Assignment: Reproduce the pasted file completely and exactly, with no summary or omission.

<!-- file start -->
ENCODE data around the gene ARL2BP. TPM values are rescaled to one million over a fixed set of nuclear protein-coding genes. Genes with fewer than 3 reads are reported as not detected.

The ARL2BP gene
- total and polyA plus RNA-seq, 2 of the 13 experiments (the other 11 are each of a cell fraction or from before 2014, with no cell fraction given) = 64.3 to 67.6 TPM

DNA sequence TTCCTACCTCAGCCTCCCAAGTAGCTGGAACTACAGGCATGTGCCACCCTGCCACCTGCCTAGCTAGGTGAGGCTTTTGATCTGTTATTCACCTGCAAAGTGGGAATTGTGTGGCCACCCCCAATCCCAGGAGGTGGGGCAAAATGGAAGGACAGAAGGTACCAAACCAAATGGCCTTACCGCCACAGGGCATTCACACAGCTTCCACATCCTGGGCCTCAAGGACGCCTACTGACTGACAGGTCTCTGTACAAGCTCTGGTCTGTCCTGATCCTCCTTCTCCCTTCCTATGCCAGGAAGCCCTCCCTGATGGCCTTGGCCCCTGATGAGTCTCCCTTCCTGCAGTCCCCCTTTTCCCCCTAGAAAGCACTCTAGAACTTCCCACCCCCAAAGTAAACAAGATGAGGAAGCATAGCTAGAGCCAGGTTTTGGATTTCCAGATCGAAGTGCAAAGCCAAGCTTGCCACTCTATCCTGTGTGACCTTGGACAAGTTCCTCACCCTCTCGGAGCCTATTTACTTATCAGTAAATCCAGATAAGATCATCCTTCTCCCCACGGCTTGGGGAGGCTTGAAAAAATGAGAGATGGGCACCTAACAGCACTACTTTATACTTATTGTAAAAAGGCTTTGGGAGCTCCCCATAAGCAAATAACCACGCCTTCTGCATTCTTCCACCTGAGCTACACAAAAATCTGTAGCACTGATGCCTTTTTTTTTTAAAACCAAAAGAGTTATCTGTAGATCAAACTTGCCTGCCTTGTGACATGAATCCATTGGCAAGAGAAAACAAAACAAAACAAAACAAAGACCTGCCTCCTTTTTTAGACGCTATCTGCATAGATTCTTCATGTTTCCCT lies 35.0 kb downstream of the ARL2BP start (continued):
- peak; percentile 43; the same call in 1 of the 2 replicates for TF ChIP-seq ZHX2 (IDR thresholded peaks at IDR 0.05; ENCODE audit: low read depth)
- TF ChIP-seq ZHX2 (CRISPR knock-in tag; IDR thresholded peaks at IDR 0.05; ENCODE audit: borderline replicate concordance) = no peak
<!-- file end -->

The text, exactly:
ENCODE data around the gene ARL2BP. TPM values are rescaled to one million over a fixed set of nuclear protein-coding genes. Genes with fewer than 3 reads are reported as not detected.

The ARL2BP gene
- total and polyA plus RNA-seq, 2 of the 13 experiments (the other 11 are each of a cell fraction or from before 2014, with no cell fraction given) = 64.3 to 67.6 TPM

DNA sequence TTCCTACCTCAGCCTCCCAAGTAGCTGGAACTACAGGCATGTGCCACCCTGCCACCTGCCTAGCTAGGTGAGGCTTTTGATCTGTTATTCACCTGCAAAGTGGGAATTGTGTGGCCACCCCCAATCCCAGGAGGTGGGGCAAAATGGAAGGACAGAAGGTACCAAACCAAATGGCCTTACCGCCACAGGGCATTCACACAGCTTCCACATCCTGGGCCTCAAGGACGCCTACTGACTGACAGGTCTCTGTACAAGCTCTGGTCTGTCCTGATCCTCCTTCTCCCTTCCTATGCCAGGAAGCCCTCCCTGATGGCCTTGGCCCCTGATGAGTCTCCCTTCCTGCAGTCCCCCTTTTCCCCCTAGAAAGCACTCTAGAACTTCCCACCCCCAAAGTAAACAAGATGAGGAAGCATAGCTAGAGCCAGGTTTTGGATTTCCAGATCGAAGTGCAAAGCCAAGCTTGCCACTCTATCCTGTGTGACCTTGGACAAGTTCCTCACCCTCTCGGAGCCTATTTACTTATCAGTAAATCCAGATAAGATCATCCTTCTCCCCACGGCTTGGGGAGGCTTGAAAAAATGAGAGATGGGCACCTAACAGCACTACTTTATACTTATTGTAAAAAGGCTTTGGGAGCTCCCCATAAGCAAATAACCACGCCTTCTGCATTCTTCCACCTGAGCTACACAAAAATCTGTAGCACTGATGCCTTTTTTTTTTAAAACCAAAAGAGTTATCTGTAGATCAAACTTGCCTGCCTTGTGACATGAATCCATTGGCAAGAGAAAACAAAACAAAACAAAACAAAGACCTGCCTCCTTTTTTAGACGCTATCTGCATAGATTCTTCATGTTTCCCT lies 35.0 kb downstream of the ARL2BP start (continued):
- peak; percentile 43; the same call in 1 of the 2 replicates for TF ChIP-seq ZHX2 (IDR thresholded peaks at IDR 0.05; ENCODE audit: low read depth)
- TF ChIP-seq ZHX2 (CRISPR knock-in tag; IDR thresholded peaks at IDR 0.05; ENCODE audit: borderline replicate concordance) = no peak